- For the last two summers while the Assembly was on recess, the lawmakers studied the opioid crisis and worked with experts like Valuck to develop legislation.
In 2017, a group of Colorado legislators first convened the Opioid and Other Substance Use Disorders Interim Study Committee — or “opioid summer camp,” as Dr. Robert Valuck calls it.
For the last two summers while the Assembly was on recess, the lawmakers studied the opioid crisis and worked with experts like Valuck to develop legislation.
“None of these people voted straight party-line stuff,” says Valuck, who directs the Colorado Consortium for Prescription Drug Abuse Prevention and spoke at a recent conference on opioids. “It was really like, ‘Look, is this a sensible thing to be doing or not? ... And is it going to really affect Coloradans in a positive way? Then let’s do it. If not, then don’t.’”
Below, we highlight several bills addressing the opioid crisis, all of which (excepting Senate Bill 013) came out of that “opioid summer camp.”
House Bill 1009
This bill, titled “Substance Use Disorders Recovery,” would expand the state’s housing voucher program to include people with substance use disorders. It would also require that recovery facilities have a state license, and create an “opioid crisis recovery fund” for settlement money the state receives from suing pill manufacturers.
Sponsored by Reps. Chris Kennedy, D-Lakewood, and Jonathan Singer, D-Longmont, the bill passed the House on April 27 and headed to the Senate, where Sens. Kevin Priola, R-Henderson, and Brittany Pettersen, D-Lakewood, are sponsors.
House Bill 1287
“Treatment for Opioids and Substance Use Disorders” would direct the Department of Human Services to implement an online behavioral health capacity tracking system, which would show available spots at mental health facilities and substance use treatment programs across the state. It would also create a grant program to fund substance use treatment programs in underserved areas of the state.
The bill passed the House, and was approved by the Senate Judiciary Committee on April 29. It’s sponsored by Reps. Daneya Esgar, D-Pueblo, and James Wilson, R-Fremont County, along with Sens. Priola and Pettersen.
Senate Bill 008
“Substance Use Disorder Treatment in Criminal Justice System,” also sponsored by Priola and Pettersen, would allow people who had been receiving medication-assisted substance use treatment in a local jail to continue that treatment after being transferred to the state Department of Corrections. It would also create a simplified process for sealing certain drug felonies, and jump-start additional responses to addressing substance use in the criminal justice system.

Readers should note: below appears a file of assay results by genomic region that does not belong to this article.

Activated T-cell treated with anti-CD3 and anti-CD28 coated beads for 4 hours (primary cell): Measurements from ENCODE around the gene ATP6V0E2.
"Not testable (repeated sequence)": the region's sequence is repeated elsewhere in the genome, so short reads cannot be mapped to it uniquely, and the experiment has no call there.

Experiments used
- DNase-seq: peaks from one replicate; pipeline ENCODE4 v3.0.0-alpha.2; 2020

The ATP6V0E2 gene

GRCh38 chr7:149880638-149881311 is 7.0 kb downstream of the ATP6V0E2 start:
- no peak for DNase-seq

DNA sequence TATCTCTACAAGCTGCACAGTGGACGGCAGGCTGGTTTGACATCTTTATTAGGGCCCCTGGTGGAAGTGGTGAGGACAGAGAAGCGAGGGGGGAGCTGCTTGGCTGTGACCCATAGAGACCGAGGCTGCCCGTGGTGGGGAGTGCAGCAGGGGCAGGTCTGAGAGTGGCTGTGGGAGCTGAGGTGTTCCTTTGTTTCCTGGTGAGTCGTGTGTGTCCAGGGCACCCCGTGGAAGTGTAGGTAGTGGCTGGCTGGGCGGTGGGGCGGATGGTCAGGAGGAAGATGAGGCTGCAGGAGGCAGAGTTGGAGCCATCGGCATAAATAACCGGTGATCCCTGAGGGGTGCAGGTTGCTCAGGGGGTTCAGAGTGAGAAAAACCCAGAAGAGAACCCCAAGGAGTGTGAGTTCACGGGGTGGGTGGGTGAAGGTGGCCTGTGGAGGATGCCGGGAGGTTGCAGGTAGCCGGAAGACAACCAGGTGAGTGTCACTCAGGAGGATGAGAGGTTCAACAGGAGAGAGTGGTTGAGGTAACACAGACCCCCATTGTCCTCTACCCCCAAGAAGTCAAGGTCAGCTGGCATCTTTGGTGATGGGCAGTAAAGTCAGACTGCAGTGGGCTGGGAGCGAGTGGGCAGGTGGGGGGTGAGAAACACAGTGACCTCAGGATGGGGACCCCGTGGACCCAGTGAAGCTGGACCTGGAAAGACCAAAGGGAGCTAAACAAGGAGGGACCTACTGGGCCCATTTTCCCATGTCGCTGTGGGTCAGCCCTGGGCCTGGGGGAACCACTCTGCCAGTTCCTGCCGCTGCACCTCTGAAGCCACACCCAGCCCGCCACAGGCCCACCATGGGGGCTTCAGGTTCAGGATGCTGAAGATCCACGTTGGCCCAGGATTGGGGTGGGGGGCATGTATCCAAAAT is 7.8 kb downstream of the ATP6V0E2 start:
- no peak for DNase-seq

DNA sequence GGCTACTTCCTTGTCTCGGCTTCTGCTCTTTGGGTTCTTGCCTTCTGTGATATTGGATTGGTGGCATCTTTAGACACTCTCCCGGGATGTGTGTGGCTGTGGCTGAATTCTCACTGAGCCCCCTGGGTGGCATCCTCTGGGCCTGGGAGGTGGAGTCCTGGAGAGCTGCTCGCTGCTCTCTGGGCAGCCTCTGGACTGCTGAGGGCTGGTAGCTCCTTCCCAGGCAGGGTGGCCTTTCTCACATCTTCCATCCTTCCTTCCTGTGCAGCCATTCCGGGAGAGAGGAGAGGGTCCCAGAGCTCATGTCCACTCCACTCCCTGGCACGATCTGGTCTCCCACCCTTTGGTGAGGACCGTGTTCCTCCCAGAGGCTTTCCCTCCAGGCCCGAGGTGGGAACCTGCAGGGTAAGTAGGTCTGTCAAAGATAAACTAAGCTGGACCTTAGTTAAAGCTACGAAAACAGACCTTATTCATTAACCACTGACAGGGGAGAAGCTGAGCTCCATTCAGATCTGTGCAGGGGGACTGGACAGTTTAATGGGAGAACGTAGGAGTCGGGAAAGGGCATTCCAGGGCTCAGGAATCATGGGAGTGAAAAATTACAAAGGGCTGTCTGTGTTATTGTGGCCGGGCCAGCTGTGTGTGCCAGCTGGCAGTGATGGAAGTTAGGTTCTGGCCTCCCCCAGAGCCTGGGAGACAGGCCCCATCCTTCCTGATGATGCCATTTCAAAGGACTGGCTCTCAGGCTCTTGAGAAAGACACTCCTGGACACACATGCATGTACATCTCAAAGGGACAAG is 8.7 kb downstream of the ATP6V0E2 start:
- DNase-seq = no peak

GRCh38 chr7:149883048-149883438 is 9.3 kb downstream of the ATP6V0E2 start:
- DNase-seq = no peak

Reps. Kennedy and Singer are House sponsors. The bill passed the Senate and the House, but the Senate must approve amendments.
Senate Bill 013
“Medical Marijuana Condition Opioids Prescribed For” would add any condition for which doctors would normally prescribe an opioid to the list of “disabling conditions” that qualify for medical marijuana. Minors would need the approval of two doctors, and couldn’t smoke their prescription on school grounds.
The bill passed the Senate on Feb. 12, and the House on April 29. Sponsors include Sens. Vicki Marble, R-Fort Collins, and Joann Ginal, D-Fort Collins, along with Reps. Edie Hooton, D-Boulder, and Kim Ransom, R-Littleton.
Senate Bill 227
“Harm Reduction Substance Use Disorders” would explicitly authorize schools to carry naloxone, a drug that can reverse opioid overdoses. It would also allow hospitals to serve as syringe exchange sites, expand the household medication take-back program, and create mobile response teams to provide medication-assisted substance use treatment in jails.
The bill was sponsored by Pettersen and Sen. Julie Gonzales, D-Denver. In the House, it was sponsored by Kennedy, along with Rep. Leslie Herod, D-Denver. The bill passed and was sent to the governor.
Senate Bill 228
“Substance Use Disorders Prevention Measures,” sponsored by Sens. Faith Winter, D-Westminster, and Dominick Moreno, D-Commerce City, would require certain health care providers to complete substance use education in order to renew their licenses. The bill would prevent providers from accepting benefits tied to prescribing certain medications, require opioid prescriptions to have warning labels, and create grant programs for youth and families affected by substance use.
The bill passed the Senate, and was approved by the House Health & Insurance committee on April 29. In the House, it’s sponsored by Singer and Rep. Bri Buentello, D-Pueblo.
Senate Bill 001
“Expand Medication-assisted Treatment Pilot Program” builds on a program launched in 2017, which increased access to medication-assisted treatment (MAT) for substance use disorders in Pueblo and Routt counties. This bill makes additional funding ($2.5 million a year) available for counties in the San Luis Valley, as well as two other counties that demonstrate a need for MAT. Sponsored by Sen. Leroy Garcia and Rep. Bri Buentello, both Democrats from Pueblo, the bill passed the House and Senate and awaits the governor’s signature.
Editor's note: This story has been updated to include information about Senate Bill 001.